You may have seen a story from mid-October that proudly touted Tennesseeas being the very first state to employ VIPR teams at several locations across the state. One news station, News Channel 5, Your News and Information Leader, carried the proud headline, "Tennessee Becomes First State To Fight Terrorism Statewide. The entire news article reads like a press release from the TSA itself. Nowhere in the column was there even a hint of opposition to this intrusive action by the TSA and Tennessee authorities.
The news columns author, Adam Ghassemi, dutifully reports,
Youre probably used to seeing TSAs signature blue uniforms at the airport, but now agents are hitting the interstates to fight terrorism with Visible Intermodal Prevention and Response (VIPR).
Where is a terrorist more apt to be found? Not these days on an airplane more likely on the interstate, said Tennessee Department of Safety & Homeland Security Commissioner Bill Gibbons.
Tuesday Tennessee was first to deploy VIPR simultaneously at five weigh stations and two bus stations across the state.
The Tennessee Highway Patrol checked trucks at the weigh station with drug and bomb sniffing dogs during random inspections.
Tuesdays statewide VIPR operation isnt in response to any particular threat, according to officials.
[TSA Federal Security Director for Nashville International Airport, Paul] Armes said intelligence indicates law enforcement should focus on the highways as well as the airports.
So, according to a Tennessee Homeland Security spokesmouth, a terrorist is more apt to be found on the interstate than on an airplane? Is that so? Based on who we know the terrorists are and what they do, I would say terrorists are more apt to be found in mosques than on either airplanes or interstates. If the TSA is truly serious about combating terrorism, then why do we not see them sicking their VIPRs on major mosques in the United States?
What we are seeing is not a serious effort to combatlet us call it what it isIslamic terrorism, but rather, it is a concerted effort to get American citizens used to accepting ever-increasingly burdensome intrusions into our personal lives. We are not supposed to question the TSAs declaration that intelligence indicates law enforcement should focus on the highways as well as the airports. We are simply to lie down and take it. Next, they will say intelligence indicates we need to send the VIPRs slithering into football stadiums, malls, high school and college campuses, or even Broadway shows. Who is to question their intelligence?
In fact, we have already seen numerous examples of TSA abuses since its creation, and it does not look like we are going to see the TSA reined in by anyone in our government anytime sooncertainly not as long as the current communist Democrat administration is in power.
Looking back at Mr. Whiteheads eagle-eyed take on the TSA and their pet VIPR teams, we see a chilling future of police state surveillance and loss of individual liberty here in America. This is by design of the powers that be as they work to create a malleable, sheepish public that mutely accepts being groped, scanned and searched without cause.
Mr. Whitehead writes,
The question that must be asked, of course, is who exactly is the TSA trying to target and intimidate? Not would-be terrorists, given that scattershot pat-down stings are unlikely to apprehend or deter terrorists. In light of the fact that average citizens are the ones receiving the brunt of the TSAs efforts, it stands to reason that weve become public enemy number one. We are all suspects. And how does the TSA deal with perceived threats? Its motto, posted at the TSAs air marshal training center headquarters in the wake of 9/11, is particularly telling: Dominate. Intimidate. Control.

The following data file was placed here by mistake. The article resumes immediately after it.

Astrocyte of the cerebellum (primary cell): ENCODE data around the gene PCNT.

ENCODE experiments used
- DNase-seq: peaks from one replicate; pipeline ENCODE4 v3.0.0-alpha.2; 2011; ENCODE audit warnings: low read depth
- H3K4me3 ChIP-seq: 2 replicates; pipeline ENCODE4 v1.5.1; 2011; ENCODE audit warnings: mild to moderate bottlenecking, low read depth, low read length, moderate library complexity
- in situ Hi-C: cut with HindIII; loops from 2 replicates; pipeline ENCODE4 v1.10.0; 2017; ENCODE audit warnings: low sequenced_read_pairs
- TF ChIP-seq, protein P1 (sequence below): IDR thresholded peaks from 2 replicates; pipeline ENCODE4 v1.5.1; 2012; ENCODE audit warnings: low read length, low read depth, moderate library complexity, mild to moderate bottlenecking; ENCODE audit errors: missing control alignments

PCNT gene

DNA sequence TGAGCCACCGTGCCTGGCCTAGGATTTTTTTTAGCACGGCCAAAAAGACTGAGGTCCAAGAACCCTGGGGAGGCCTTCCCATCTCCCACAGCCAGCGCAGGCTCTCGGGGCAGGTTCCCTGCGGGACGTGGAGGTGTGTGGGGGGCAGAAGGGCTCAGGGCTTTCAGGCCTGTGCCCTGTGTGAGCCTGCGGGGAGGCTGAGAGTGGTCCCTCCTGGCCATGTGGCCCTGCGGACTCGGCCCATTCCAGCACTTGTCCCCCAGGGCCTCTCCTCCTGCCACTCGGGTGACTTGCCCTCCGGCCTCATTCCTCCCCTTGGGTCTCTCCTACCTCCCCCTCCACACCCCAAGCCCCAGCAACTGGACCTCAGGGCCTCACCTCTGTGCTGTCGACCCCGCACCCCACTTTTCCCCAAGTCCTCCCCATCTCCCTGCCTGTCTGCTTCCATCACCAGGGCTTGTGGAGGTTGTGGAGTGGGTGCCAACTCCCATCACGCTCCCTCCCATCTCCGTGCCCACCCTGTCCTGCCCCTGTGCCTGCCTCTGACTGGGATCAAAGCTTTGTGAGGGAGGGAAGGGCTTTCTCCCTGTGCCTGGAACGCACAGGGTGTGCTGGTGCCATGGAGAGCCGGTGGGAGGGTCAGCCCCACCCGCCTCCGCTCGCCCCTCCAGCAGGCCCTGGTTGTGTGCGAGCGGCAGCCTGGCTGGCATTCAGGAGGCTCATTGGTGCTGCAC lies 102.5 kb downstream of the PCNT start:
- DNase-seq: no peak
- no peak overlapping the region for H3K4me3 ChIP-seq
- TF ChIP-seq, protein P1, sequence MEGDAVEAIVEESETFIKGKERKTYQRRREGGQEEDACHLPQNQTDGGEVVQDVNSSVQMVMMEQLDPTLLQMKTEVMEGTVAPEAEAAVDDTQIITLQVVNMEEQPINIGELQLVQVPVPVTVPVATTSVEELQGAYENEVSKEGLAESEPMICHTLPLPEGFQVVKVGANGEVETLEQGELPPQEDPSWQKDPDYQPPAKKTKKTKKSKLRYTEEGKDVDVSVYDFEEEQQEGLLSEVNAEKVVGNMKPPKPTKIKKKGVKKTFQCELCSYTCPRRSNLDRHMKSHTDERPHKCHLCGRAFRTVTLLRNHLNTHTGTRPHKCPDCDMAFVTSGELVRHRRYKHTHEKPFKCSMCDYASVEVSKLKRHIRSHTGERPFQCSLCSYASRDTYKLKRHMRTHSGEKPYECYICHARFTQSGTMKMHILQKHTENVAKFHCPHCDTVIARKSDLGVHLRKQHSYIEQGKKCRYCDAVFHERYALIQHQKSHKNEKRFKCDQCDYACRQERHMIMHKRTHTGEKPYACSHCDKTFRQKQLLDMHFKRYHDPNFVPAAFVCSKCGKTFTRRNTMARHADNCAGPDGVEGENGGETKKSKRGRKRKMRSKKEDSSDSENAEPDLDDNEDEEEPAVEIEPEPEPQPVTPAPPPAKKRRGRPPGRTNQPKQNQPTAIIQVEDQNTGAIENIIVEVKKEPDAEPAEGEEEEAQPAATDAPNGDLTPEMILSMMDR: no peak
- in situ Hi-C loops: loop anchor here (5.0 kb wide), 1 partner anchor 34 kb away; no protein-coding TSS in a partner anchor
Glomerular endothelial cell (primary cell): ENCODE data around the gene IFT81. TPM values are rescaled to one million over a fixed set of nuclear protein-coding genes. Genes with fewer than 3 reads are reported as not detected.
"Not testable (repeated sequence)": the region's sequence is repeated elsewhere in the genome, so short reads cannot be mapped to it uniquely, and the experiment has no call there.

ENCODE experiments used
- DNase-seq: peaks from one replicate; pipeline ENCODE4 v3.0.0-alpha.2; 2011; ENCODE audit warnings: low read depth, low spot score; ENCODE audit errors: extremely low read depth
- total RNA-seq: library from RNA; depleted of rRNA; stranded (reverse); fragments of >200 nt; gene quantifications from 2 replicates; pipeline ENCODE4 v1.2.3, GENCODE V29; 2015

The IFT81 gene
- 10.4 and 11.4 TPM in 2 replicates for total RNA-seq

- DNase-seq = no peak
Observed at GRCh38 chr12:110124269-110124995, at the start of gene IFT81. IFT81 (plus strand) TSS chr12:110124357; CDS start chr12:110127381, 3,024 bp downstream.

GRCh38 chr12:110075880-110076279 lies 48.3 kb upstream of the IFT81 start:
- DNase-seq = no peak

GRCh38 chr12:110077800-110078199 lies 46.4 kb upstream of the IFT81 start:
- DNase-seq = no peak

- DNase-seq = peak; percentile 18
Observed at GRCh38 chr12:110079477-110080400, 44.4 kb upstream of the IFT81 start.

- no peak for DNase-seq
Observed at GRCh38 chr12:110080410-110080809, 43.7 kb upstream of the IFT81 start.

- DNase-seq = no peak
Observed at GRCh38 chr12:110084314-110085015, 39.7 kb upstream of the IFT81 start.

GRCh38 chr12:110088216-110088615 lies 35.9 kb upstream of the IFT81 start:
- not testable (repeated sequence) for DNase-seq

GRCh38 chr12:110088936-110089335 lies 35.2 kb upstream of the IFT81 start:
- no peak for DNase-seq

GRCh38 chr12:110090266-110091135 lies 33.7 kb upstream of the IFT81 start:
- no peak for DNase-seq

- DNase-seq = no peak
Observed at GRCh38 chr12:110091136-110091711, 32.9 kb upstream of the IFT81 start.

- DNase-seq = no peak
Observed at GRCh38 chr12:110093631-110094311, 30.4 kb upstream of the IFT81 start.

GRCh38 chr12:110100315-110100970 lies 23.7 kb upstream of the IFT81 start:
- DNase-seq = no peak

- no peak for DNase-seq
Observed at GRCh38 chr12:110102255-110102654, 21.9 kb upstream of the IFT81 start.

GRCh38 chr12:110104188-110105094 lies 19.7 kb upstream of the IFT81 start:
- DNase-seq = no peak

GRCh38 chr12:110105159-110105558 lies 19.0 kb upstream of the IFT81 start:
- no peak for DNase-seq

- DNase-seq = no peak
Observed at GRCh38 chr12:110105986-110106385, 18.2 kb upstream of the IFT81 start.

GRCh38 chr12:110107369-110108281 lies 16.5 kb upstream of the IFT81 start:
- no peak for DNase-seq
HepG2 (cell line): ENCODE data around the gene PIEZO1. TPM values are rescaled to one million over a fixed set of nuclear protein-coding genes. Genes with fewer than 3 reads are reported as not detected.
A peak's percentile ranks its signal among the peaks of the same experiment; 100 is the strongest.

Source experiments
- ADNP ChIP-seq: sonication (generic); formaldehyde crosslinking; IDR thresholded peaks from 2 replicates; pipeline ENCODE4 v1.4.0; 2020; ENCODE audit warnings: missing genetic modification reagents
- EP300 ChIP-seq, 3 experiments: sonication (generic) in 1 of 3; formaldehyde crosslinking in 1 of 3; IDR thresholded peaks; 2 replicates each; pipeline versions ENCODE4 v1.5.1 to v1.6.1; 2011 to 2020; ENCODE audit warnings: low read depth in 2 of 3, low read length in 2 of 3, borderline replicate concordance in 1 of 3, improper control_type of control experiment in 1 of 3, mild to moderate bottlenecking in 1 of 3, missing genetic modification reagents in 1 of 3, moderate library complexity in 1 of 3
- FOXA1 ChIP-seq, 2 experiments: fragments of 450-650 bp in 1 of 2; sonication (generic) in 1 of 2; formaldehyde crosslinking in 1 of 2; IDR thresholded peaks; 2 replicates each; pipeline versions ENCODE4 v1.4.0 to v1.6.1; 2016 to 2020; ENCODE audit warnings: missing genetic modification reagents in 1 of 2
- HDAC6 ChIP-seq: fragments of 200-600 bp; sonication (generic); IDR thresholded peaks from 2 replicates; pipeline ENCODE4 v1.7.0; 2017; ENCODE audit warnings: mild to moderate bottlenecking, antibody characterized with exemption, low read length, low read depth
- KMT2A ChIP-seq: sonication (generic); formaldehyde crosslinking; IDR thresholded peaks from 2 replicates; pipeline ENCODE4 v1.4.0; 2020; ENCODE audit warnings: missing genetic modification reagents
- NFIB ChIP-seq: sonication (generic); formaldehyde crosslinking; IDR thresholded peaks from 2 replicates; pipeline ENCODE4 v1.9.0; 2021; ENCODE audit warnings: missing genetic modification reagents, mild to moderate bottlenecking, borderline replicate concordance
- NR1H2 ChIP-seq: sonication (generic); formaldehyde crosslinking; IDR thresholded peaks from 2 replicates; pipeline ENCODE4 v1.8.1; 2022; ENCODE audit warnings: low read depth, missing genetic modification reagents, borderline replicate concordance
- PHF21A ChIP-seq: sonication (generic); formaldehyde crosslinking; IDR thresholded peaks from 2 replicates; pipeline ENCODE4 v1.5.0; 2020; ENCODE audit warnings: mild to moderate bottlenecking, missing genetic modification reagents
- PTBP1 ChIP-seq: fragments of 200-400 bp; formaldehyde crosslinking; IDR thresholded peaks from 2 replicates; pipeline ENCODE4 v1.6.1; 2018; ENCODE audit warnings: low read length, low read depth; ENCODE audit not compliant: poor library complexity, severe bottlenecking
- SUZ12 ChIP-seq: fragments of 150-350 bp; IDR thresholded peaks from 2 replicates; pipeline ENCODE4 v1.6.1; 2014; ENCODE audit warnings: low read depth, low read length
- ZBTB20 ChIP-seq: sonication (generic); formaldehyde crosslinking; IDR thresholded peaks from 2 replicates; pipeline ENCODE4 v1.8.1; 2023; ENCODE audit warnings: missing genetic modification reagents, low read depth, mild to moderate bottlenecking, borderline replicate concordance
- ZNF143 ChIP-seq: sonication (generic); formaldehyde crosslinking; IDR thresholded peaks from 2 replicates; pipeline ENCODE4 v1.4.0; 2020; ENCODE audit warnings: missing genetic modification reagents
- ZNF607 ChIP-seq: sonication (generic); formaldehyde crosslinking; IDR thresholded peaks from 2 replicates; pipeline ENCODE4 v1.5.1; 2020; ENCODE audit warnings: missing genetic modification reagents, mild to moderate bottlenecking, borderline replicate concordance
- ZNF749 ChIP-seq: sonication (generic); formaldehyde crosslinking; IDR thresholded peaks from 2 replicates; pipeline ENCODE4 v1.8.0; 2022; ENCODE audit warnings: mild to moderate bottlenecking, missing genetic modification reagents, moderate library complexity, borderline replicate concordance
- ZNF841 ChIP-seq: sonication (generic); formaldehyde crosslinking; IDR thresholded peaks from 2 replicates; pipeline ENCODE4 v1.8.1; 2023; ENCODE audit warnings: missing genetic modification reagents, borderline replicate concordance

Those three words effectively sum up the manner in which the government now relates to its citizens, making a travesty of every democratic ideal our representatives spout so glibly and reinforcing the specter of the police state. After all, no government that truly respects or values its citizens would subject them to such intrusive, dehumanizing, demoralizing, suspicionless searches. Yet by taking the TSAs airport screenings nationwide with VIPR and inserting the type of abusive authoritarianism already present in airports into countless other sectors of American life, the government is expanding the physical and psychological scope of the police state apparatus.
TSA and VIPR searches also indoctrinate children to accept pat-downs, full-body scans, and the like, as a regular component of the relationship between government and its citizens. In this way, police state tactics will gradually grow in acceptance as simply the way things are. A child who has been molested by government officials since before he could read is unlikely to question such activities as an unjustified exercise of authority when an adult.
Furthermore, the normalization of intrusive searches arguably reworks the content of the protections provided by the Constitution, particularly the Fourth Amendment. Increasing use of pat-downs and other controversial screening procedures changes the definition of what is a reasonable search and seizure from a cultural perspective and therefore actually re-engineers the constitutional fabric by altering the definition of what is reasonable under the Fourth Amendment.
As with the advanced state of decay in the morality of our culture, I wonder if we will be able to stop and reverse the growth of the police state in America. I have serious doubts that we can. It is not that I am just a doomsayer here, but when you look back in history, when have you ever seen a nation make a U-turn after having gone as far down the road of cultural depravity as we have, while a rapidly growing cancer of a government voraciously devours the rights of the people? It just does not happen.